If you are someone who needs a bit more structure and stability when it comes to your finances, you may want to pay yourself a set amount each week or month – essentially meaning your drawings act as a regular salary. Find an amount that will remain under your profit margin and pay it out to yourself regularly so you have a steady and consistent flow and you can keep track of your expenditure and be able to budget and balance your finances, as well as save towards bigger expenses such as a new car or a holiday.

Setting Up A Drawings Account

If you want to manage your cash flow better without relying on the same current account that you rely on for personal use, then a drawings account can be a great alternative for many sole traders – these business accounts support with recording drawings, making it clear to HMRC the money you use as personal drawings each month (essentially acting as your salary), and the money you might use for your business expenses, such as paying other businesses for goods and services you need to service your customers as a business owner operating as a sole trader.

You might consider drawing accounting if your sole trader business finances are becoming more complex to manage. Here, you pass the responsibility of recording your personal drawings and business expenses to a registered accountant instead, giving you the time to focus on your business. This isn’t, of course, for everyone, but may work for some if you prefer the business side of your sole trader setup, rather than the financial side.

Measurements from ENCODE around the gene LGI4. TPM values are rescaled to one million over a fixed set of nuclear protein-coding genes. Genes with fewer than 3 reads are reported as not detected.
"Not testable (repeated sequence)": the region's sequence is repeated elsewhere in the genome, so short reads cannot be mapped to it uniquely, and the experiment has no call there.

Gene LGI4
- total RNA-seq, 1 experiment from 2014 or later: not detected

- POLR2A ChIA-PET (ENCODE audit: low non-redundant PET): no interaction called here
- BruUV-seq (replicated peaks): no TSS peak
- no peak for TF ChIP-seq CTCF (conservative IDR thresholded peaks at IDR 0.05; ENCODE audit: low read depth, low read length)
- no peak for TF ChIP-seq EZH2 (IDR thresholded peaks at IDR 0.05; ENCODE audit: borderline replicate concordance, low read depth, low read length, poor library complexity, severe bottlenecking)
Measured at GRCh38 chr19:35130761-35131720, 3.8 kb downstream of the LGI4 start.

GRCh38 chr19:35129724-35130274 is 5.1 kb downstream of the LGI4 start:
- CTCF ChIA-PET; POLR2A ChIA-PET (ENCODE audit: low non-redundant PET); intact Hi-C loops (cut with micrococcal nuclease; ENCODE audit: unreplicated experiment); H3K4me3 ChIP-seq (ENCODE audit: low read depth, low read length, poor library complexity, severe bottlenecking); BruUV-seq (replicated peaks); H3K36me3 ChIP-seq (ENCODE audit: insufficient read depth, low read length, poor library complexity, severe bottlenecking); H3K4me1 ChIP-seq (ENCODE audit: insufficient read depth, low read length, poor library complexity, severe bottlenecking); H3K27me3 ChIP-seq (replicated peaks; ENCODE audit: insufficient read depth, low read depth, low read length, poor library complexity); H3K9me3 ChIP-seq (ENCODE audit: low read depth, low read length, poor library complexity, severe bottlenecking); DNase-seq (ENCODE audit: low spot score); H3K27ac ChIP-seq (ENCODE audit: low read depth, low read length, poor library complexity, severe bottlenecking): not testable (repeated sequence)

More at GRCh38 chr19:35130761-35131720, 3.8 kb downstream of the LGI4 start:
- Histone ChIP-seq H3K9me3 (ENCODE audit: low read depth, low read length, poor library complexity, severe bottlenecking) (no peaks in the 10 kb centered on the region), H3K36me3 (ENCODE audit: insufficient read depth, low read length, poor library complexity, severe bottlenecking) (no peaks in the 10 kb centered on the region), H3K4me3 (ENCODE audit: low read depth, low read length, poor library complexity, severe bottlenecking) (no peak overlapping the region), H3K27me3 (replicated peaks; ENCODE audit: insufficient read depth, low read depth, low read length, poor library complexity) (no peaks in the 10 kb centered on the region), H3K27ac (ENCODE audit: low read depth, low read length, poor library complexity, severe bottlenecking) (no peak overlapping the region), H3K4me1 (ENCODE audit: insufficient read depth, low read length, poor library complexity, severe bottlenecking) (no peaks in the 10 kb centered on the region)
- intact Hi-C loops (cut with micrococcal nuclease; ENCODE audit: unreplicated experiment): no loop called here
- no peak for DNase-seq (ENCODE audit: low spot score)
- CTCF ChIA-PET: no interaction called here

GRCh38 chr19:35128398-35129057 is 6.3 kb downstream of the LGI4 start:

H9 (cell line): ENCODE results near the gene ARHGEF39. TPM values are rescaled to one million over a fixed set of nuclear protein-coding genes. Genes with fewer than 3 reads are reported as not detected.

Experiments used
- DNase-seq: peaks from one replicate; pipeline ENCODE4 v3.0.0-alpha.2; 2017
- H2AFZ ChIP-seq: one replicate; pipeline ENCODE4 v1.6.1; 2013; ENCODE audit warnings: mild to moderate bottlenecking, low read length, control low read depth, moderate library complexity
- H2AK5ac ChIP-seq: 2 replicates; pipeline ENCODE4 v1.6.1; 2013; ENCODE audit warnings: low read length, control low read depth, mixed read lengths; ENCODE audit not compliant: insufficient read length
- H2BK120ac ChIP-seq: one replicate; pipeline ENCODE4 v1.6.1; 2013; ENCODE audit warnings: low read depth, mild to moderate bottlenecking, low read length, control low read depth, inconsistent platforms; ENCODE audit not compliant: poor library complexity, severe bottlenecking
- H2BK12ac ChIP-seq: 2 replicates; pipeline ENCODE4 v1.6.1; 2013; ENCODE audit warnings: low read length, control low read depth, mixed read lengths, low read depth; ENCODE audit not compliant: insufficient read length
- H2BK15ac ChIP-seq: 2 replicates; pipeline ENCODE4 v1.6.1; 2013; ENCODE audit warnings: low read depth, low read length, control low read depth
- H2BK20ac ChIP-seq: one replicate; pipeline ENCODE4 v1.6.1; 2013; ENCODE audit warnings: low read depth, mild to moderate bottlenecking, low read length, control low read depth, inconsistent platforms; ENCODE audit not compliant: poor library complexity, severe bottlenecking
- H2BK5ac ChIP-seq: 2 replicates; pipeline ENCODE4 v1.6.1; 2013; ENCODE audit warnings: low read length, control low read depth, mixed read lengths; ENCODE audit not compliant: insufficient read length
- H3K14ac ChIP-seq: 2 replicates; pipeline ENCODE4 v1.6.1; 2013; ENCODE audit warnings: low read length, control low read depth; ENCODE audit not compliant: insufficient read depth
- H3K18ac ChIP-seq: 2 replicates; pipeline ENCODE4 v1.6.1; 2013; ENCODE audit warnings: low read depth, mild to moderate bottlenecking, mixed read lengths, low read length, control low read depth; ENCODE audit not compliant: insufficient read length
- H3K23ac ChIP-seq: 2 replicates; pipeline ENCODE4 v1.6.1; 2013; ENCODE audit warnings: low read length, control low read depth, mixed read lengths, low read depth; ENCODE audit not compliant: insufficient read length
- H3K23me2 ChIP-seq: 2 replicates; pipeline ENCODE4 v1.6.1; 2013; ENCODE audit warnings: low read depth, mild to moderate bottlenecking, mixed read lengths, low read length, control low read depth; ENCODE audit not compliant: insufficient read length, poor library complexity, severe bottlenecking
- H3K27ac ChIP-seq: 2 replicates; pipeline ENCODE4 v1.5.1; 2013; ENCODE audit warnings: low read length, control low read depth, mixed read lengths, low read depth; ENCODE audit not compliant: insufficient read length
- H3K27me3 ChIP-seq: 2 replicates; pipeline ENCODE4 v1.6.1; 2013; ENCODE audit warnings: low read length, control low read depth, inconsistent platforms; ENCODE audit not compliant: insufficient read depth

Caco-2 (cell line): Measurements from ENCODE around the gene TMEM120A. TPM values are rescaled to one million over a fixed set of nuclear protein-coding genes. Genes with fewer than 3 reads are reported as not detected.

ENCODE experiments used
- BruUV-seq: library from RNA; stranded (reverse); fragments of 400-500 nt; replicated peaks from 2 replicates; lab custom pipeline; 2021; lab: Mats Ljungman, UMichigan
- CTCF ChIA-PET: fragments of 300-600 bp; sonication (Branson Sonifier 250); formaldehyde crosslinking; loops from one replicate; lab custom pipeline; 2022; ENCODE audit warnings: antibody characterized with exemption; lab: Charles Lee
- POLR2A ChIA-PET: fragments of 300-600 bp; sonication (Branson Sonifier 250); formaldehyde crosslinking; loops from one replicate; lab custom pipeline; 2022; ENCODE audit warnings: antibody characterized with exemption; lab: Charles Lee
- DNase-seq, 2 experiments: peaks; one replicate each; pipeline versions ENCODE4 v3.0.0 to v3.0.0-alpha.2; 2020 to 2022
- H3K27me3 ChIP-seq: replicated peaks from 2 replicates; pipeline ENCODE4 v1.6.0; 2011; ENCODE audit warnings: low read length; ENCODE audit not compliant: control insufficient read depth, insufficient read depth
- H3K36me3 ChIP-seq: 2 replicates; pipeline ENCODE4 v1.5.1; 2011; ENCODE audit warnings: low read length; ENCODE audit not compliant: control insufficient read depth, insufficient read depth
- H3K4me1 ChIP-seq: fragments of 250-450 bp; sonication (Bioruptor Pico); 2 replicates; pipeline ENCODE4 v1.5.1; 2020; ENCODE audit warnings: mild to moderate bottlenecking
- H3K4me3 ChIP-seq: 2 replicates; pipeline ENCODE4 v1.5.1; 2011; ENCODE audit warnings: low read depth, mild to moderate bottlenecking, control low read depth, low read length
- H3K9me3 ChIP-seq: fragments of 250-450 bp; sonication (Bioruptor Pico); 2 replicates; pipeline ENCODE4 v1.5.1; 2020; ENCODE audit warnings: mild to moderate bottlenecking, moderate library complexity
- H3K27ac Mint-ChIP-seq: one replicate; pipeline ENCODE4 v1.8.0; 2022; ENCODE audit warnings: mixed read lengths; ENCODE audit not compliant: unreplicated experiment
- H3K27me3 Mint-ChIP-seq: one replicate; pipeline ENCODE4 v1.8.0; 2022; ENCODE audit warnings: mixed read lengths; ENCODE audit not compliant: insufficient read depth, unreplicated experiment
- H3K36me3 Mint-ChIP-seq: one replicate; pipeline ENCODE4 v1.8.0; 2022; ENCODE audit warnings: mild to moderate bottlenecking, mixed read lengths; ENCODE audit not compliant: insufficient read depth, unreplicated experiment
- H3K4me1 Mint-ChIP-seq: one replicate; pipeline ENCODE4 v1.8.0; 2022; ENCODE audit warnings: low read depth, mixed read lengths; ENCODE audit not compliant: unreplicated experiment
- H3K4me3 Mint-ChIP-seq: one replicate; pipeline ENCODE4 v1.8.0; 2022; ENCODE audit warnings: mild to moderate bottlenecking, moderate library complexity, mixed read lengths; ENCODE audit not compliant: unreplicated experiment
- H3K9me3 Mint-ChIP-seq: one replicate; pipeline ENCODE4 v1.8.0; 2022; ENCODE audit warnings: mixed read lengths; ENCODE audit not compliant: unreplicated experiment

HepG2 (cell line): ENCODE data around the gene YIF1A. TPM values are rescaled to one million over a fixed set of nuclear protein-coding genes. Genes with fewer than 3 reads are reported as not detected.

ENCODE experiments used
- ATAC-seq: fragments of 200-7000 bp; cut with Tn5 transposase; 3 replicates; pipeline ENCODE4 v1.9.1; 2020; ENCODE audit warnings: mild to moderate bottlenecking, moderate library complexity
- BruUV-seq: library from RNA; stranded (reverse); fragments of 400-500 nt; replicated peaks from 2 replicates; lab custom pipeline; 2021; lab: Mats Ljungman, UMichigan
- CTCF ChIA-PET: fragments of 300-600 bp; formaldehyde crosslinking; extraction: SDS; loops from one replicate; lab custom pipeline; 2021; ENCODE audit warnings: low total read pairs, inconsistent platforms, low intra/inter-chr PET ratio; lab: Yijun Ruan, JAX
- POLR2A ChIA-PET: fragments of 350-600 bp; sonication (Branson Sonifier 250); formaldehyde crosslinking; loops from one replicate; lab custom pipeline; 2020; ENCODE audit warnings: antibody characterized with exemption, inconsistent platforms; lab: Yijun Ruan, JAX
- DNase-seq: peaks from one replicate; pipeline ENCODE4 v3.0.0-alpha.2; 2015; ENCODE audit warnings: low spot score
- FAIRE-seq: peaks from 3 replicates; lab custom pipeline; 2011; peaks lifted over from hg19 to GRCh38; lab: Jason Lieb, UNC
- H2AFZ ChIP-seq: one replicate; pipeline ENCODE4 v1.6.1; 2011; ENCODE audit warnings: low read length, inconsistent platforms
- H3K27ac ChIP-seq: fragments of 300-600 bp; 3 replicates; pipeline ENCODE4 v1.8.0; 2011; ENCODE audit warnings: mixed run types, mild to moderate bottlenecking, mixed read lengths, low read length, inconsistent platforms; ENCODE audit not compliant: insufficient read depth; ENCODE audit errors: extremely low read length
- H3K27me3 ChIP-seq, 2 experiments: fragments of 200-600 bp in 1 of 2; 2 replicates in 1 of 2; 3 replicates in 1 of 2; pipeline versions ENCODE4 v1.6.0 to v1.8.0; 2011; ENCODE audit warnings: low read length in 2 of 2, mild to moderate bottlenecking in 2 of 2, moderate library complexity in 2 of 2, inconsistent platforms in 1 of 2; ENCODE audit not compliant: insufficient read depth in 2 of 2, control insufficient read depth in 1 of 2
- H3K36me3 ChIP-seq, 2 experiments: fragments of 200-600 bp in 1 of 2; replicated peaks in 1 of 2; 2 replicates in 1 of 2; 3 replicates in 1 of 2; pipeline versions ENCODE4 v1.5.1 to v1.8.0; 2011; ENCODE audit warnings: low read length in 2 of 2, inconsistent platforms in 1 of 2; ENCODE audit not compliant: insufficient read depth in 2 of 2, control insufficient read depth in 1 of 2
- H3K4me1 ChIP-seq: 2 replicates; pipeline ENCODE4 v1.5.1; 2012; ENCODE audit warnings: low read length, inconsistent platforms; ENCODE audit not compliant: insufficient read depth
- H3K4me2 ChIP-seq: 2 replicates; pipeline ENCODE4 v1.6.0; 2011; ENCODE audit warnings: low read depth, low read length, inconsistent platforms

What About My Taxes As A Sole Trader?

You are personally liable for all of your tax bills, so it is very important that you keep detailed records of all of your drawings as they are seen as profits. Before the 31st of January each year, you’ll need to submit a self-assessment, and you’ll be taxed on your profits. There are certain thresholds below which you won’t be taxed, but you’ll still need to submit a self-assessment no matter what. General UK government guidance is that if you earn over £1,000, then it should be declared in a self-assessment, even if you don’t reach the threshold for tax.

You should also note that you must make an effort to retain sufficient funds in order to pay tax on your profits, or you could be in for some trouble. Most experts recommend saving around 25% of your drawings for tax purposes in the future. This should more than cover any tax bill you are given at the end of the tax year, meaning you’ll have a little left over in savings, too.

National Insurance Contributions are another thing that you’ll have to consider. These will only be applicable to you once you start earning over a certain threshold. The thresholds for NICs include: